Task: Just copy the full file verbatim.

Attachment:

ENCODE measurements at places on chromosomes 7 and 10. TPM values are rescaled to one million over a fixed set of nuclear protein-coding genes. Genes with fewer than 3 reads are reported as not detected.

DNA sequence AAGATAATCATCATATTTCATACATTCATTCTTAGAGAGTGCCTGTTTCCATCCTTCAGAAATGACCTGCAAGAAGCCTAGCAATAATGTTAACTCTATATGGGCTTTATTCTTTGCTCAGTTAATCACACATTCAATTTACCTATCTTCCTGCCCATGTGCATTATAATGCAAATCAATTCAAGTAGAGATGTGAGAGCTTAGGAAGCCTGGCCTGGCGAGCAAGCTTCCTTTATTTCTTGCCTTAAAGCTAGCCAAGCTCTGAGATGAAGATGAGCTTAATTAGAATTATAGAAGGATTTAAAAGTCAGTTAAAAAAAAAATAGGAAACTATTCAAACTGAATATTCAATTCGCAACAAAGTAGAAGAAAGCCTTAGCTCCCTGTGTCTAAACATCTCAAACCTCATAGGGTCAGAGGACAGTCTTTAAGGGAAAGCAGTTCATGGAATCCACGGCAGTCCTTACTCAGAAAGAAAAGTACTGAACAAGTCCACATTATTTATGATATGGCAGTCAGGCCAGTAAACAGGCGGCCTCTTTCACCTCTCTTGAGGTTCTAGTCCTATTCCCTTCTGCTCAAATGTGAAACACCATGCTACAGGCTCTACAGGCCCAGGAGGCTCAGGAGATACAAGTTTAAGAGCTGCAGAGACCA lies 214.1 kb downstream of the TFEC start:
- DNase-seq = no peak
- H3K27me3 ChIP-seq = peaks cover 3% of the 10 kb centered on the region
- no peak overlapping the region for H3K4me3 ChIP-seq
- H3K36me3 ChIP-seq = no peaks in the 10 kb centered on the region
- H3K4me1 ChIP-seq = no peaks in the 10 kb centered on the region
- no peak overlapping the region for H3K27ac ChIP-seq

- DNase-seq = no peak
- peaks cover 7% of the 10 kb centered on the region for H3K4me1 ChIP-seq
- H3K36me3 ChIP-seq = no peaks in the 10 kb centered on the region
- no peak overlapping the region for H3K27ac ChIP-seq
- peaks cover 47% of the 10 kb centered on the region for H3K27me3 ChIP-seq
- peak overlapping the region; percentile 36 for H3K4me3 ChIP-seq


ENCODE measurements at places on chromosomes 7 and 10. TPM values are rescaled to one million over a fixed set of nuclear protein-coding genes. Genes with fewer than 3 reads are reported as not detected.

DNA sequence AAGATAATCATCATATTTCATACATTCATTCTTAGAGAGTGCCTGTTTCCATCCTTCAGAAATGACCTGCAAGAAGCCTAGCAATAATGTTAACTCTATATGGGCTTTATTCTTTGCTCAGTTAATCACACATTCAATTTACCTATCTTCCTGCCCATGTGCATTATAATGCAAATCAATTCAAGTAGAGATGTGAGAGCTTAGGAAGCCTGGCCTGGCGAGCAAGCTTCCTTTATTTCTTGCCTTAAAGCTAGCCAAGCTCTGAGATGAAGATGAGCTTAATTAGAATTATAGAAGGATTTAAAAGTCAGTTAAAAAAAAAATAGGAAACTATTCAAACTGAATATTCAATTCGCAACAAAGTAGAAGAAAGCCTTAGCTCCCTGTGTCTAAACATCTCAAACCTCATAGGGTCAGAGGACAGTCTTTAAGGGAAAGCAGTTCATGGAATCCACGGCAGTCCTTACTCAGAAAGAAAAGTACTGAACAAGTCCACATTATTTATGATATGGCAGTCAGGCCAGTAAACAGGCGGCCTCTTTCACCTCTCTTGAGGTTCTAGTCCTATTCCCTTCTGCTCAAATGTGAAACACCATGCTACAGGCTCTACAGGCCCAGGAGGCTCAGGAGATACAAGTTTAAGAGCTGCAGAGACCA lies 214.1 kb downstream of the TFEC start:
- DNase-seq = no peak
- H3K27me3 ChIP-seq = peaks cover 3% of the 10 kb centered on the region
- no peak overlapping the region for H3K4me3 ChIP-seq
- H3K36me3 ChIP-seq = no peaks in the 10 kb centered on the region
- H3K4me1 ChIP-seq = no peaks in the 10 kb centered on the region
- no peak overlapping the region for H3K27ac ChIP-seq

- DNase-seq = no peak
- peaks cover 7% of the 10 kb centered on the region for H3K4me1 ChIP-seq
- H3K36me3 ChIP-seq = no peaks in the 10 kb centered on the region
- no peak overlapping the region for H3K27ac ChIP-seq
- peaks cover 47% of the 10 kb centered on the region for H3K27me3 ChIP-seq
- peak overlapping the region; percentile 36 for H3K4me3 ChIP-seq